Dressed in a black cutaway coat, dark trousers and a white silk neckcloth, and sporting a Billy-Cock hat over short hair, Henry Jame Muir stood before a London magistrate in 1889 dressed in the clothes he had been arrested in. Smoothed face, tall and attractive, Muir looked very much like a respectable young man.
Category: Our People
The Misleading Lady
From 1919 until 1963, New Zealand audiences were guaranteed ‘snappy scenes, bright singing, excellent dancing and sparkling comedy’ when attending a Stan Lawson Production.
Flipping Fried Eggs
Retired Aircraft Engineer, Corporal Colin Creighton, No. 41 Squadron, RNZAF recounts his experiences serving during the American Vietnam war.
Was Christchurch the birthplace of Mary Poppins?
Almost a century ago, the story of Mary Poppins and the Match-Man was published for the first time – in Christchurch’s afternoon newspaper, The Sun.
But how did the story of the world’s most famous nanny first find its way into a Christchurch newspaper? To answer this, we need to delve into the early life of an Australian girl, Mary Poppins’ creator, P. L. Travers.
The First Car Comes to Christchurch
A Packing Case on Wheels Local and General. Star, Issue 6789, 8 May 1900, Page 3 A weird-looking vehicle has recently been seen travelling through the streets of the city much to the amusement and astonishment of the onlookers. At first appearance it looks like an ordinary packing case placed on three wheels, the Jehu…
“Letter From New Zealand” …or Provincial Propoganda?
Dear Father and Mother, l arrived here all safe on the 23rd of September, after a splendid voyage of 94 days without a single storm. I enjoyed the voyage very much and was kindly treated by everybody, plenty to do and plenty of friends. I have nothing to say against the Government, for they looked…
“The Sick, Faint Feeling of Violent Shakes,” Jane Deans
For one of our city’s most famous early women settlers, poor health had marred not only her voyage to New Zealand but also her arrival to her new home at Riccarton. From the moment Jane Deans boarded the sailing ship at Plymouth for Canterbury in November of 1853, she suffered from motion sickness. As the voyage progressed, her sea…
The Spanish Beauty and the Beast – The Manchester St Murder
For £55, reports The Press in 1909, an Antipodean may travel to London and back via the Cape, and secure a very pleasant holiday. For boarders and employees at Alfred and May Burn’s ‘Silver Grid’ boarding house and amusement parlour, holidays in London, champagne suppers and aviation exploits are only to be read about.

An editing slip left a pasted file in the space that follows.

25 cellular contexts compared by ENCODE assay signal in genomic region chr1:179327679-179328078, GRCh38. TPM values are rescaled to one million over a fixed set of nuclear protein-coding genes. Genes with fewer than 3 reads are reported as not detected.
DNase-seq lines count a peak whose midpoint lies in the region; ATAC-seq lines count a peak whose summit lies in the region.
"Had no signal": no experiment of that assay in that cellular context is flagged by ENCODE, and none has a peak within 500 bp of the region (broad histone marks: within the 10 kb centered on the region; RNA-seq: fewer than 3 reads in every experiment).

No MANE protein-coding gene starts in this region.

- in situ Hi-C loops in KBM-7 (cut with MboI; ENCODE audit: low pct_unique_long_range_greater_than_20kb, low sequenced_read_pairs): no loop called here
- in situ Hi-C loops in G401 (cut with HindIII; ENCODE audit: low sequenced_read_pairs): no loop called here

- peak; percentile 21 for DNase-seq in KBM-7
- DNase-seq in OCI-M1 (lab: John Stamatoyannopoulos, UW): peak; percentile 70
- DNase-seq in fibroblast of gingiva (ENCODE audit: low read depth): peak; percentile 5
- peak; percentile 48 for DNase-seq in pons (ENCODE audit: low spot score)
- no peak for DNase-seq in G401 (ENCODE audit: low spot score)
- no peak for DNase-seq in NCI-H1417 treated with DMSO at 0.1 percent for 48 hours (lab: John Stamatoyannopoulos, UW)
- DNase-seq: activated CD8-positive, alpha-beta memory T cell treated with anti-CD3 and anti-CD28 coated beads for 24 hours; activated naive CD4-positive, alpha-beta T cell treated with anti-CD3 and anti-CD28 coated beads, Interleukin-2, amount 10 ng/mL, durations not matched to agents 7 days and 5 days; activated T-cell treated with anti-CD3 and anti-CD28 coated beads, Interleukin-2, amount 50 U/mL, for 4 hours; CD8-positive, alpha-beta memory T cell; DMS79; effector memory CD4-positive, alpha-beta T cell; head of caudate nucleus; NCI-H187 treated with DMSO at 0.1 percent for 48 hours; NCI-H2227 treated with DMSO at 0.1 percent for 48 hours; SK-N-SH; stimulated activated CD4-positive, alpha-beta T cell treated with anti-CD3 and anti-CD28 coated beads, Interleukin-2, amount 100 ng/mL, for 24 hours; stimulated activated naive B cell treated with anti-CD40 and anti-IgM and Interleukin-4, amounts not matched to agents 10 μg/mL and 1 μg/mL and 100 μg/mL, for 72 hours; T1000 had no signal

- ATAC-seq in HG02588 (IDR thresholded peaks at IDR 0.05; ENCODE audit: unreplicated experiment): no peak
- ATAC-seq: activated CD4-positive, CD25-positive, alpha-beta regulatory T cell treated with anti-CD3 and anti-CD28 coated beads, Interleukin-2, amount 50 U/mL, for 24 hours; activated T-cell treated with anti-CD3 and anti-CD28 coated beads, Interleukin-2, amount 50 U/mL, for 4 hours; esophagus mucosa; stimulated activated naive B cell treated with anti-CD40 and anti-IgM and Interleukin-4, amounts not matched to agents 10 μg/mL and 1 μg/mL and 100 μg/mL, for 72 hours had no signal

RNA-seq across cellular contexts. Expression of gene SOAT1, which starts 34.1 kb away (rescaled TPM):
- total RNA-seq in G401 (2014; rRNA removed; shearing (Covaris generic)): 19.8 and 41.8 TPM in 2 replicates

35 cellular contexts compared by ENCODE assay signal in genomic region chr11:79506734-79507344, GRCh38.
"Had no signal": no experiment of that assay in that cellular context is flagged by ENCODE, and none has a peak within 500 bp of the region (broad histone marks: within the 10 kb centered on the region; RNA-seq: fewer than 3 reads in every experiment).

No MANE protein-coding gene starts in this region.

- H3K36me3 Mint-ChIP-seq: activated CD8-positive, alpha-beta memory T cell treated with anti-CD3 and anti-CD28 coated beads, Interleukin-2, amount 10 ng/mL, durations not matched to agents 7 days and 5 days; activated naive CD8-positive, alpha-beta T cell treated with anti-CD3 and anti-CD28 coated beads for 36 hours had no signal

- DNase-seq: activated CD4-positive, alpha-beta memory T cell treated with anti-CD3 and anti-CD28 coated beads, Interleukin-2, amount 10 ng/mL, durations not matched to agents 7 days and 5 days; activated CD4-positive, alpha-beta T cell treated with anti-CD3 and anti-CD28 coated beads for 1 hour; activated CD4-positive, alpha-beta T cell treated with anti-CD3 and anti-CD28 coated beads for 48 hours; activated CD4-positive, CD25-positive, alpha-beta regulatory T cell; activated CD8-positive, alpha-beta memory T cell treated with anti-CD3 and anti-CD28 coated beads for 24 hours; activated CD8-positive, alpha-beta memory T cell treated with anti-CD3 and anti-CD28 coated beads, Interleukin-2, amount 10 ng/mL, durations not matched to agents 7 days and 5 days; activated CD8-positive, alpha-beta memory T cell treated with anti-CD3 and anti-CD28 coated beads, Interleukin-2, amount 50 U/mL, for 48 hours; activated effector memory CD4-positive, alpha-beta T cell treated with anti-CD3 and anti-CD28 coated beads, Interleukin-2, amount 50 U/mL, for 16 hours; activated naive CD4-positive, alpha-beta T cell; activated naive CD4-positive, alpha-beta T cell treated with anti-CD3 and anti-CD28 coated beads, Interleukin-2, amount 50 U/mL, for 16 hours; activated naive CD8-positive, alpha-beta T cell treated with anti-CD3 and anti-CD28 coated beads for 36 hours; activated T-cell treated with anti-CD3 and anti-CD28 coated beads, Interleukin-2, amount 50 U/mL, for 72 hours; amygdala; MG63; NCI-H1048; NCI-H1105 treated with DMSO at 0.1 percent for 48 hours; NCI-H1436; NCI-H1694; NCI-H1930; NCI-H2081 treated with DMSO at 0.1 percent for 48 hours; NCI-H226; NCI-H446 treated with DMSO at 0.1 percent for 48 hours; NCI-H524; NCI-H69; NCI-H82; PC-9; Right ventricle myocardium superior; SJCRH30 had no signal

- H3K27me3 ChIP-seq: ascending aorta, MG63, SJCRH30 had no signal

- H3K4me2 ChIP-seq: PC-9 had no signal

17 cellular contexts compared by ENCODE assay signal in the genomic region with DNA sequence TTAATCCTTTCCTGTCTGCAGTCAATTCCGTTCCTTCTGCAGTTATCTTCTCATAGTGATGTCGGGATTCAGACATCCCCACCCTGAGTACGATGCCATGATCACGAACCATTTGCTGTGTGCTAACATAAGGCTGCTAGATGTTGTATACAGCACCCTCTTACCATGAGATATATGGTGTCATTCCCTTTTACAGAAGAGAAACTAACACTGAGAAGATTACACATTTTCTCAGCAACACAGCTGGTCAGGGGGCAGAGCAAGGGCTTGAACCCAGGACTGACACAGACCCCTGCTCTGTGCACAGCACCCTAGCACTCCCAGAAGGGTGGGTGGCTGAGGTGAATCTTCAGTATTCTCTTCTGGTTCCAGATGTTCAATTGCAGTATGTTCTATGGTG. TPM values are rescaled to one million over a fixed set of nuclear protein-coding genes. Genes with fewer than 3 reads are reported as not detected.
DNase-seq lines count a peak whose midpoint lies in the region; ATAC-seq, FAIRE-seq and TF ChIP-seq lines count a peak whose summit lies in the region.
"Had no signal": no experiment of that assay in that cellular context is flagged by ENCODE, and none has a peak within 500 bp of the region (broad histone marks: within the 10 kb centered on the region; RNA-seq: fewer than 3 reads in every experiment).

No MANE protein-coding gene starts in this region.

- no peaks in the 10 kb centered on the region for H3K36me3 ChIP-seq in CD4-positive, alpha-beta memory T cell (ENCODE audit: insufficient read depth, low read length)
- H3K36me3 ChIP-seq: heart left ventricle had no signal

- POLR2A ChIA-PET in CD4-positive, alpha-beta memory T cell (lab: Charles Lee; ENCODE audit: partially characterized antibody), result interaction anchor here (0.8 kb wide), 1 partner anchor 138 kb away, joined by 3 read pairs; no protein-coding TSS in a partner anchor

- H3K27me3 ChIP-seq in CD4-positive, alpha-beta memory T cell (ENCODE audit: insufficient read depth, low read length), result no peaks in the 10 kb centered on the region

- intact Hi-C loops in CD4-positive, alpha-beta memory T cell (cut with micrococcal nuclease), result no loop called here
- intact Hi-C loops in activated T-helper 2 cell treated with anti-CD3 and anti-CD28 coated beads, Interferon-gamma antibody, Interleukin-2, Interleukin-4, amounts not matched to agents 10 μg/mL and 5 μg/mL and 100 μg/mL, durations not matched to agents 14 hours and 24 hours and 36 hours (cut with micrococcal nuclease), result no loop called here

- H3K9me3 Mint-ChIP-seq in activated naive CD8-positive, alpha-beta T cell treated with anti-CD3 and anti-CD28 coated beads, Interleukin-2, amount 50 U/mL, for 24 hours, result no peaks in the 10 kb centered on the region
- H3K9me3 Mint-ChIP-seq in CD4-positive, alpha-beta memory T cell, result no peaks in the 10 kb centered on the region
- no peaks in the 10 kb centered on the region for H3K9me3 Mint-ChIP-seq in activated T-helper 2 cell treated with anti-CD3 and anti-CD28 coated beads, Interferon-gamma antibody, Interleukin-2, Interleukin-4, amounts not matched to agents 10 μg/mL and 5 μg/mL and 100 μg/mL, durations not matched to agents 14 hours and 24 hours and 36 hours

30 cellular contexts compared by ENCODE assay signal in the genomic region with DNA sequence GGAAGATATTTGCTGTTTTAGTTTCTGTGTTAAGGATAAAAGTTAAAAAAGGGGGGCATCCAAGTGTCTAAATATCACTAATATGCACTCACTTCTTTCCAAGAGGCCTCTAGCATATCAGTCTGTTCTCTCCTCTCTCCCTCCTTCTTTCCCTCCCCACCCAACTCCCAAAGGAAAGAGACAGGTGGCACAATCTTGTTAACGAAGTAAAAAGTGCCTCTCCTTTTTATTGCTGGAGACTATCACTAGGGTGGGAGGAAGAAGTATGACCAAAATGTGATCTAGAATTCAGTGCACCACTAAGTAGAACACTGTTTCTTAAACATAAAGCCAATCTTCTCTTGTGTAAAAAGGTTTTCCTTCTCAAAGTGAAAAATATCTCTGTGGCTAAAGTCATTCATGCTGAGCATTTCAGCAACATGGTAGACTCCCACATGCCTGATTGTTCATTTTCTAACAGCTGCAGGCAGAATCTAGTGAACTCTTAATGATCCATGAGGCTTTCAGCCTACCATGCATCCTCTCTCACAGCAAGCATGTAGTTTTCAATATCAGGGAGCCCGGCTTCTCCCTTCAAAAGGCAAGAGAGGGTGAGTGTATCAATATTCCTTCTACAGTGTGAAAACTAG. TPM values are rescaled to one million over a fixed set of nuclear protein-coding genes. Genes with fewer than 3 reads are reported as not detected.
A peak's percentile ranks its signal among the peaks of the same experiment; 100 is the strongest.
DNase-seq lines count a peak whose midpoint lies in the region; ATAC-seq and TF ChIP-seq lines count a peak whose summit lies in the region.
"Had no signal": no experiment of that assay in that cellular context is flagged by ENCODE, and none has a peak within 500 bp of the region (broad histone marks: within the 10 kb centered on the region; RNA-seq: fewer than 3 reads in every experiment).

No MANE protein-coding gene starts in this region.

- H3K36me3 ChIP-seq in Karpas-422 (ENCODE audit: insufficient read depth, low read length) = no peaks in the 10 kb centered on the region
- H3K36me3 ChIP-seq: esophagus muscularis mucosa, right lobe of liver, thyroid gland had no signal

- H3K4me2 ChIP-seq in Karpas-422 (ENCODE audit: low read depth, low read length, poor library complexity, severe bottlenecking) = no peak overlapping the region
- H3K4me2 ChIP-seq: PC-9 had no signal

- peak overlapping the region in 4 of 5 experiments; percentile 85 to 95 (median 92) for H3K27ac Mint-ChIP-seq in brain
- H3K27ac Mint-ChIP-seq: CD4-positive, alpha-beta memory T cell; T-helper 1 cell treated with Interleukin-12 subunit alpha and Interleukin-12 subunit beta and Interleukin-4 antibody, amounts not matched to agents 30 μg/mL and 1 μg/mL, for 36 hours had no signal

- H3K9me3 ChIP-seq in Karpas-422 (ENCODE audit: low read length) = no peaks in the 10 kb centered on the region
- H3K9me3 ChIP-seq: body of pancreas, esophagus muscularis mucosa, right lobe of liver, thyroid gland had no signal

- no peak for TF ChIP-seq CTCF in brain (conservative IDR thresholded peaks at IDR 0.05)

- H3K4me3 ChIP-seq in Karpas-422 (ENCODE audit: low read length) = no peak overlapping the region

The Mystery of the Severed Hand
“When the Clerk of the Court, in his quiet, matter-of-fact way, called Arthur Robert Howard, there was a hush of the murmured conversation among the crowd, and everyone looked towards the door by which prisoners enter the Court…” The Severed Hand or Severed Hand Mystery, Page 15-16, Published by Capper Press Eight miles from Christchurch…
Christchurch’s Countess – Léontine, Countess de la Pasture
To the inhabitants of colonial Nelson, Léontine, Countess de la Pasture was the epitome of Victorian refinement and manners. To her husband – Gerard Gustavus Ducarel, the fourth Marquis de la Pasture – she was his beloved Lily, a virtuous and noble woman, who not only possessed great strength but generously opened her hand and her heart to the needy.
Flax, Coffee, Tea and Chicory – the Trent Brothers’ Christchurch Empire
It is ten days before Christmas, 1877 and two brothers, Frederick and James Trent, stand expectantly before the Reverend Henry Crocker Marriott Watson at altar in St John the Baptist Church, Latimer Square, Christchurch. That week, residents in Colombo Street are being entertained in the evenings by the antics of a pet kangaroo which had escaped from the confines of somebody’s backyard. The animal had managed to alight onto Mr Mein’s small goods shop, providing great amusement to the passers-by.
Convict transportation, whaling adventures, drunken sprees: a life lived and lost in Canterbury
A colourful account of Maori and early European life before the arrival of the first four ships. Jimmy Robinson, who lived as a ‘Pakeha Maori’ at Akaroa and helped raise the British flag, was also believed to be the first European to travel by boat up the Avon as far as ‘The Bricks’.